From first contraction to Hank being born, it was four hours. People were shocked and so was I. It has taken me a long time to come to terms with it. I always thought a short first labor would be the best possible outcome but it took me so by surprise it was a little traumatizing at first. Ray told me that was normal, your body doesn’t have time to catch up to the contractions and the mental aspect is just sort of rushed through. I am very happy I had a planned homebirth, because I was in denial I was in active labor and he would have been born at home, or in the car. I am thankful for my incredible birth team, husband, and my creator who knit me together in my mother’s womb, who created Hank, my beautiful son.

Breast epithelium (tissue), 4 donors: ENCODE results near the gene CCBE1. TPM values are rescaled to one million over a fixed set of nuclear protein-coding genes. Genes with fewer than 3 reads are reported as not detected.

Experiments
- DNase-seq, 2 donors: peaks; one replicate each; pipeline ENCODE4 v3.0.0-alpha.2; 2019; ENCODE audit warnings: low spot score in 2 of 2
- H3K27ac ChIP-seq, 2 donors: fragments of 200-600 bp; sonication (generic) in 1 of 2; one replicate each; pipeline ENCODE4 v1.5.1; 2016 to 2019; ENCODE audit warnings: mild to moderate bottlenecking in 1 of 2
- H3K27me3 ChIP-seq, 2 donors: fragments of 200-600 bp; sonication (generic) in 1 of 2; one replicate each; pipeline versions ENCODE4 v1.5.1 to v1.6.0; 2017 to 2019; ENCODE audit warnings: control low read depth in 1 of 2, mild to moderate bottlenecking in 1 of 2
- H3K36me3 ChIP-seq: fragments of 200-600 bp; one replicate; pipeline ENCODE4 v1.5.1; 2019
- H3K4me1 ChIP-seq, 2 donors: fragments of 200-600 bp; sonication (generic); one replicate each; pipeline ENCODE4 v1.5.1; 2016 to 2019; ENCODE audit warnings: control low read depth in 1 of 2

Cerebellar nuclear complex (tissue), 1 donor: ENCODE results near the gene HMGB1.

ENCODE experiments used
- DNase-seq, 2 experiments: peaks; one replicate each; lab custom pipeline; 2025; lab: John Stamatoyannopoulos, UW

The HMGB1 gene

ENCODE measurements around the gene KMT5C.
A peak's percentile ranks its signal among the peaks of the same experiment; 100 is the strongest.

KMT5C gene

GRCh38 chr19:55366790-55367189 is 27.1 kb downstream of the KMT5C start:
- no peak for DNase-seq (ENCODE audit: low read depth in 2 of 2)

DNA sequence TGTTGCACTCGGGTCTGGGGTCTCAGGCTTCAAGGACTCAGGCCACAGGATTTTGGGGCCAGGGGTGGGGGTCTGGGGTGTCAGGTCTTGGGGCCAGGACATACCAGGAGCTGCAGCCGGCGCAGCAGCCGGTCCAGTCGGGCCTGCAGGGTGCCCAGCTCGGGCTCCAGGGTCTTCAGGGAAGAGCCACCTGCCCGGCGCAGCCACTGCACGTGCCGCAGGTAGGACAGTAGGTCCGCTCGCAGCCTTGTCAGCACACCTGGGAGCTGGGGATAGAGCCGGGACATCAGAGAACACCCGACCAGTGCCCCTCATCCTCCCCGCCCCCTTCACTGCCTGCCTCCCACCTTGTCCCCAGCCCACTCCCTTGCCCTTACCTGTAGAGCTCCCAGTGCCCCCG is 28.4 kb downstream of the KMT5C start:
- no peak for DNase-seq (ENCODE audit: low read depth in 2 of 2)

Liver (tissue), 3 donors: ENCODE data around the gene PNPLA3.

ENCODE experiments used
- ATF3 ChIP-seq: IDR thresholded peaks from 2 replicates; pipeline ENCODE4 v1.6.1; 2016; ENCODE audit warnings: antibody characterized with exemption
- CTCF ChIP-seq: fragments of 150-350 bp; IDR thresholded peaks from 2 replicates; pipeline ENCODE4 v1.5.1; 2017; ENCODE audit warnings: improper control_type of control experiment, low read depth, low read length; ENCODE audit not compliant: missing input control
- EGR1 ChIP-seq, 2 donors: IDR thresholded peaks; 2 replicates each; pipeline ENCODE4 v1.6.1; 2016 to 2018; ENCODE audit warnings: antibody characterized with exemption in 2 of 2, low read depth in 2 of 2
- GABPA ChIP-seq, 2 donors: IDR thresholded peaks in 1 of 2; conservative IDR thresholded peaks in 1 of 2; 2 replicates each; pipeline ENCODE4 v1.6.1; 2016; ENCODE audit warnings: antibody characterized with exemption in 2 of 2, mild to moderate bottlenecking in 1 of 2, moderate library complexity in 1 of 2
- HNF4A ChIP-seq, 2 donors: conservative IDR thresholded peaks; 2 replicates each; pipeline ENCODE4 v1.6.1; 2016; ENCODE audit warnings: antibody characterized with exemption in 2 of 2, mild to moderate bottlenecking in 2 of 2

Abby is the mother of an active little guy who just turned 1! In addition to being a birth doula, she is also a postpartum doula and childbirth educator. She enjoys teaching childbirth ed because it sets the foundation for expecting parents while meeting them right where they are. You can read more about Abby here.